16
Nov
2005

Thousands of Kruger Elephants Face Slaughter

Urgent:

Culling elephants in Kruger National Park lacks scientific justification. There are more humane options.

Thousands of elephants in South Africa’s Kruger National Park need your help.

The largest land mammal on earth, elephants are extremely intelligent, social and grieve tremendously for the loss of family members. Can you imagine these majestic creatures being herded into family groups by helicopters, and then shot in the head by marksmen?

This population control measure by lethal means (called a cull) is exactly what is being proposed by South Africa National Parks (SANParks) in order to protect the vegetation of the park from a perceived overpopulation of elephants. But culling is a cruel, unethical and scientifically unsound practice that does not consider the welfare implications to elephant society as a whole, which is why it has been banned in South Africa since an international outcry halted the practice in 1994.

Speak out against the mass killings of elephants now
//www.kintera.org/TR.asp?ID=M712347919936594321133665

Culling has been heavily criticised by many independent scientists, some of whom are considered to be the most reputable scientists working on elephant biology and population dynamics in Southern Africa. Very little is actually known about the impacts that elephants are having on biodiversity in the Park. Published ‘evidence’ of the destruction caused by elephants comes from non-scientists and is based largely on observation.

There is a better way. A way that relies on nature itself to manage elephant populations and reduce any impact large elephant herds could potentially have on vegetation in national parks.

By allowing a greater migration of elephant groups between parks and countries in southern Africa, i.e. the creation of a network of connected protected areas or ‘megaparks,’ elephant populations can be managed by natural forces such as drought. In fact, Kruger is already part of a trans-boundary initiative linking it to national parks in Mozambique and eventually Zimbabwe.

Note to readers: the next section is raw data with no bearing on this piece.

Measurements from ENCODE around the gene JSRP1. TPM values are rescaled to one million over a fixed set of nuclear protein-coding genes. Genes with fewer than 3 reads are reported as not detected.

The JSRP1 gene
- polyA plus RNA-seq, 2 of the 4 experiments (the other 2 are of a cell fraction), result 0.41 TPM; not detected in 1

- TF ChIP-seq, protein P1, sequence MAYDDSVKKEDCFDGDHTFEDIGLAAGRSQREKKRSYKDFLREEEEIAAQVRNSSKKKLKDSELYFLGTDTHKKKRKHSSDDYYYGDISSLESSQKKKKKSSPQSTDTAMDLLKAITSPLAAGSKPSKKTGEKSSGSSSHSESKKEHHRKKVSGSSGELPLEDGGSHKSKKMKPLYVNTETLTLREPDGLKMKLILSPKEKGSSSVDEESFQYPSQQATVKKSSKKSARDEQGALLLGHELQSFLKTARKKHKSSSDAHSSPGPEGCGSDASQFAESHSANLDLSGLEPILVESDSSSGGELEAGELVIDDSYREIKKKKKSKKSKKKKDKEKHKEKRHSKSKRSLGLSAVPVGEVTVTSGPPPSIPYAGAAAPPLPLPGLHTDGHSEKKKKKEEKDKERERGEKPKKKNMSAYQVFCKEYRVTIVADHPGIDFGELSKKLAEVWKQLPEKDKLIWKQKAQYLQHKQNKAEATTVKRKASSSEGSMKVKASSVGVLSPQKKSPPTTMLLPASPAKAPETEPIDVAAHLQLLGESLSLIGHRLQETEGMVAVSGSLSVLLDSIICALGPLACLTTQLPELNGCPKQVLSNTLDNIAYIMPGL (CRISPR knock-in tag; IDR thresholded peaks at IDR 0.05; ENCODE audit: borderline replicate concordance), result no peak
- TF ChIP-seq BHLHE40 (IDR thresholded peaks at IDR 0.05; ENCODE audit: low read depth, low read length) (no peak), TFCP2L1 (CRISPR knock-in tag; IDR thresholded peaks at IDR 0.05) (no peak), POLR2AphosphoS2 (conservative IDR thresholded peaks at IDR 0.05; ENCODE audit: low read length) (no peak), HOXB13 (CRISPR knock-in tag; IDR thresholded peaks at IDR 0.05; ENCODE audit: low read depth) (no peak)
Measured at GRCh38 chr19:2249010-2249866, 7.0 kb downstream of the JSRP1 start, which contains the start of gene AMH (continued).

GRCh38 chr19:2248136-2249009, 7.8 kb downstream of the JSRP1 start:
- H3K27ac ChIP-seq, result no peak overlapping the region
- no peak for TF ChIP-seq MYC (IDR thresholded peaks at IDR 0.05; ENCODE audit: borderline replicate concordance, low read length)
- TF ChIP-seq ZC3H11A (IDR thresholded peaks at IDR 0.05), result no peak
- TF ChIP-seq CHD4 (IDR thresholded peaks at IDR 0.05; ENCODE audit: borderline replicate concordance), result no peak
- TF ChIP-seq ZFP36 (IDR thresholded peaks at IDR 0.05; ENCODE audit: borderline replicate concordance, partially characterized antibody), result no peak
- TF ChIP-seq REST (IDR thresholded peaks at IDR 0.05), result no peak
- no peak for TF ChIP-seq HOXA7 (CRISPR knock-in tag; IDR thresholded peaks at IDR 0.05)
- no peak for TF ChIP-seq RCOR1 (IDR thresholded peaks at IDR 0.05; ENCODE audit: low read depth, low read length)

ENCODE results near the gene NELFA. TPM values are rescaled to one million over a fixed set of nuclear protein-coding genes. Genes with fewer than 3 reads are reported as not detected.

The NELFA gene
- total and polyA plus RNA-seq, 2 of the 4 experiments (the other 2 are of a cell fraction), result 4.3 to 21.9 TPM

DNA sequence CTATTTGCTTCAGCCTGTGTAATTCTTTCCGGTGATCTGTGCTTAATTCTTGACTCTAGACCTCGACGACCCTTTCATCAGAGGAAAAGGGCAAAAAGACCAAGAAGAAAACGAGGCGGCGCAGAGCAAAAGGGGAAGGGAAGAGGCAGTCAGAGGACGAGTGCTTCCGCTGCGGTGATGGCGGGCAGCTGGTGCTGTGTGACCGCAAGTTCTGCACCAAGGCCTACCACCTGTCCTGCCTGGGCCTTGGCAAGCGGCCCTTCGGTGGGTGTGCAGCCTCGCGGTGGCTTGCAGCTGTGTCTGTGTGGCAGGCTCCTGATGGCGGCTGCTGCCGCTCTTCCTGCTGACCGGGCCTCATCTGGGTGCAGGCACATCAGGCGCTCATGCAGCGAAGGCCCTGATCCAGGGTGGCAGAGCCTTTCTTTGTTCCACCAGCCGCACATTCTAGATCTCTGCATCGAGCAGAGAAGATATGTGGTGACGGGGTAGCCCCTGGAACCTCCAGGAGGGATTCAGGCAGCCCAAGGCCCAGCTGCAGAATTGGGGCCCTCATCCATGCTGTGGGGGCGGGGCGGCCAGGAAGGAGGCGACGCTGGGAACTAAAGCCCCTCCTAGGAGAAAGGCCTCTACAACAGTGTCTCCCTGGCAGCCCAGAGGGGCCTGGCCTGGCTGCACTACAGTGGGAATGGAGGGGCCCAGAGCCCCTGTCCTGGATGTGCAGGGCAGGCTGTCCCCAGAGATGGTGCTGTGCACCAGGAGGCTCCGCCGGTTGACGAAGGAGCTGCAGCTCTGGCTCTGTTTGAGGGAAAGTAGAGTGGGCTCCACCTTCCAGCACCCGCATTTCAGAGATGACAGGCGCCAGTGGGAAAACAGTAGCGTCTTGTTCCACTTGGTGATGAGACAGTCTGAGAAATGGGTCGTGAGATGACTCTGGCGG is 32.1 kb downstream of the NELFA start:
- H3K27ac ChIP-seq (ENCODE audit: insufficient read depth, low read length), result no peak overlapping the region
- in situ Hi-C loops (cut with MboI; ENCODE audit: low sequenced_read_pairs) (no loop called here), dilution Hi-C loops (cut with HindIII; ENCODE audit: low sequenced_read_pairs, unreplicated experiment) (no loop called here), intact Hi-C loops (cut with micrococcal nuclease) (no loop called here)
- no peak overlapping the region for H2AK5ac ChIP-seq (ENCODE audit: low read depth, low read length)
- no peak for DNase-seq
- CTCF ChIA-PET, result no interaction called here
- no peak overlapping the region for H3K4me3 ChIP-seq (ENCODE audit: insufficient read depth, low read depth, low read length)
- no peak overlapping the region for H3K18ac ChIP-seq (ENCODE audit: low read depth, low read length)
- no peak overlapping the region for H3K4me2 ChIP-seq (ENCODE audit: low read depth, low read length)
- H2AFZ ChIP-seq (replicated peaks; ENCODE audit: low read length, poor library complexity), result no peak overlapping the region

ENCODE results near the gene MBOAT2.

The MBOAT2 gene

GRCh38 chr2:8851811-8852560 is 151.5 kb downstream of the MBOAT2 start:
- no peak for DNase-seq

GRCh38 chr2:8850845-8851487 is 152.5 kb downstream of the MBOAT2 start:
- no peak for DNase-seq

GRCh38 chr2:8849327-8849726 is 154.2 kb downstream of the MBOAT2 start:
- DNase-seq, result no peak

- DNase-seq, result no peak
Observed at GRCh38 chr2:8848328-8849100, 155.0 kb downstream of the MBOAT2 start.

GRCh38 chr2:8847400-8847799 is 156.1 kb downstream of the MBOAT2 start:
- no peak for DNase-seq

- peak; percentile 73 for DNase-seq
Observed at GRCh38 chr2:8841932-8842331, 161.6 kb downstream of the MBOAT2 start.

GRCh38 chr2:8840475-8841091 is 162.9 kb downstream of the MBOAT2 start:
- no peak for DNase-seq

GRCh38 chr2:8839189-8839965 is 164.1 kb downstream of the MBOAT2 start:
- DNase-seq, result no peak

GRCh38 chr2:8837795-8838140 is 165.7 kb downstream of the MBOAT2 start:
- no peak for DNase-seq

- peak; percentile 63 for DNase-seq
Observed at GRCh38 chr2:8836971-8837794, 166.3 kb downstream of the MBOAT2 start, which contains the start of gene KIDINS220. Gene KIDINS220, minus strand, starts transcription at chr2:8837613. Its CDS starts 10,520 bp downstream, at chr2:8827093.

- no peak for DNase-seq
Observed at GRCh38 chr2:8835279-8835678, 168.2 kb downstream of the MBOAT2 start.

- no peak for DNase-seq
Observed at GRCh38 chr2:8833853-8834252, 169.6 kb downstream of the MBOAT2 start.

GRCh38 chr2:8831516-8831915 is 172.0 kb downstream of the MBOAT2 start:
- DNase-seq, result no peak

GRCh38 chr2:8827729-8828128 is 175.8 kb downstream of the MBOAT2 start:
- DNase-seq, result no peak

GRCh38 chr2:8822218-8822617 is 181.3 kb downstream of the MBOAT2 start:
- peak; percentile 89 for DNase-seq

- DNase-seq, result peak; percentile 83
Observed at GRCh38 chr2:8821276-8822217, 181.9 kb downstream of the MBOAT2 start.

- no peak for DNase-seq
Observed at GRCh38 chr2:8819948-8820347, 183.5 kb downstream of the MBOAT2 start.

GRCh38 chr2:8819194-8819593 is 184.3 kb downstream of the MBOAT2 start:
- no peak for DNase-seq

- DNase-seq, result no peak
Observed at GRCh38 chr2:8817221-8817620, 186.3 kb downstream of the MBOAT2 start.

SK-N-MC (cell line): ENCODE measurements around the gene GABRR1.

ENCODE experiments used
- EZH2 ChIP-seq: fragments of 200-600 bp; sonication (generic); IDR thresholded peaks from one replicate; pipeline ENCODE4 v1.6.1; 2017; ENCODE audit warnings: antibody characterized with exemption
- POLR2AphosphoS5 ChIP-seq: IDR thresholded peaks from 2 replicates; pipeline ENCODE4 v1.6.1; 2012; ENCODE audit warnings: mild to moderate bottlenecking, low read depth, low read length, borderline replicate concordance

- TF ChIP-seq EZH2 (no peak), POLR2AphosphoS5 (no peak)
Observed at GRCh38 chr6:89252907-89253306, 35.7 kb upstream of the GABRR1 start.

We have squeezed elephants into small reserves in which, in many cases, the natural factors controlling elephant populations can no longer operate. A series of conservation networks that include differing landscapes and conditions — some ideal and some non-ideal for elephants — can restore conditions that give rise to natural mortalities. Elephants would benefit, people would benefit and so would the revenues raised by tourists wanting to view the magnificent sight of herds of roaming elephants.

No proof means NO CULL

Sound science should be informing the management of the Kruger National Park. By dealing with elephants in short-term isolation, SANParks is not considering a holistic approach to the management of the Park’s resources. A cull will also tarnish South Africa’s image as a reputable wildlife destination.

The Minister of Environmental Affairs and Tourism is due to make a final decision on elephant culling by the end of the year. That’s why we need you to send South Africa a message urging the government to reject culling elephants in Kruger National Park right now.

//www.kintera.org/TR.asp?ID=M712347929936594321133665

It is said that elephants never forget. Let’s make sure South Africa doesn’t forget why it banned the culling of elephants in the first place.

Thanks for all you do,

Fred O’Regan President and CEO

P.S. Culling elephants in Kruger National Park is a quick-fix solution for reducing elephant populations that lacks scientific justification. There are more humane options, such as contraception and larger migratory boundaries, yet to be fully explored. Please speak out now to stop the mass slaughter of these highly intelligent and emotional creatures.

//www.kintera.org/TR.asp?ID=M712347939936594321133665

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